We’re going through the biggest period of change in human history, and one that’s accelerating. Every aspect of life is being disrupted. As a general rule of thumb, if you’re carrying over any wisdom about the world and how to operate in it from more than ten years ago, it’s probably no longer applicable. (And that’s not an age thing – millennials are bringing forward that wisdom from their parents.)
Everything is changing. So isn’t it crazy to stay doing the same thing?
There’s never been a better time to re-invent your life. To reach out for a way of existing that you always thought was beyond you.
Most of our ways of operating that are embedded in us from childhood are based on a Victorian – if not earlier – worldview. The notion of a ‘job’, a career, the 40-hour work week. Sending children to school for long days, designed, not to educate the child, but to keep them out of the way so the parents could be productive for those same long workdays.
Our education system really isn’t fit for the 21st century. We don’t teach things that are vital for the modern age. We’re stuck in a groove of repeating things that once worked.
The aim is still one of moving children out into a world of work as it was, but which is disappearing fast and will be gone very soon. According to an Oxford University study, all developed nations will lose 47% of jobs within twenty years. In his excellent book, The End of Big: How the Digital Revolution Makes David the New Goliath, Harvard academic Nicco Mele makes the case very clearly. In the future, most companies will have only four employees.
The Bank of England warns of imminent career collapse for accountants, auditors, technical writers, train and tram operators, and power plant operators. There’s a medium term threat for financial advisors, computer programmers, airline pilots, surgeons, judges and magistrates, and economists.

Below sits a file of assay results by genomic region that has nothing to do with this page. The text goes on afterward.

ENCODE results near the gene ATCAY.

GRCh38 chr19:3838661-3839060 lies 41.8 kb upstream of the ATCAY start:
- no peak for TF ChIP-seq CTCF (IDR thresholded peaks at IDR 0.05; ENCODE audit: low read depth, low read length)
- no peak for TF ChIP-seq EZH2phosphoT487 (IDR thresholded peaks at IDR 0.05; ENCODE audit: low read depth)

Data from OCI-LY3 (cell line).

The lowest risk of all? Creators. Ideation – the creation of new ideas – is the major area that won’t be disrupted in the short to medium term. They used to tell us that the creative life was the riskiest one to choose, financially. And now the nerds and the geeks and the meek shall inherit the earth.
This rapid, escalating change can be a crisis. But if you’re wise, it can be an opportunity.
RULE # 13: Change your thinking.
You don’t need to have a ‘job’ like mum and dad told you. Or go to an office. Or have a career in the traditional sense, not if you don’t want to. In fact, it’s probably wiser not to. Why set yourself up for obsolescence? You certainly don’t need to work a 40-hour week to make the same amount of money.
You don’t need to buy into that Victorian worldview, or keep repeating ways of being because it was right for your parents and your grandparents. The opportunities are available to do everything differently, if you have the will, and the courage. Work smarter.
I understand The Fear. Structures give us comfort in a chaotic world. It’s easier to keep doing what you’ve always done rather than sweep everything away and start afresh. That’s frightening. What if I’ve discarded stability for something worse, even if I wasn’t happy before? What if I can’t put food on the table for my loved ones, or a roof overhead?
Income is the biggest worry. No one wants to be a starving artist (especially when you can’t create when you’re desperate). But it’s entirely possible to make a good living…often a very good living…from writing.
A lot of doomsayers will tell you that’s not possible. But I would suggest their position is because they’ve not been doing it properly.
It all comes down to strategy.
I’ll be getting down to the nitty-gritty in the coming days and weeks. But the first step (even though it’s Rule # 13) is to change your thinking. Throw out those old and outmoded ways of seeing the world. Once you understand the landscape as it is now, the way forward becomes a lot clearer.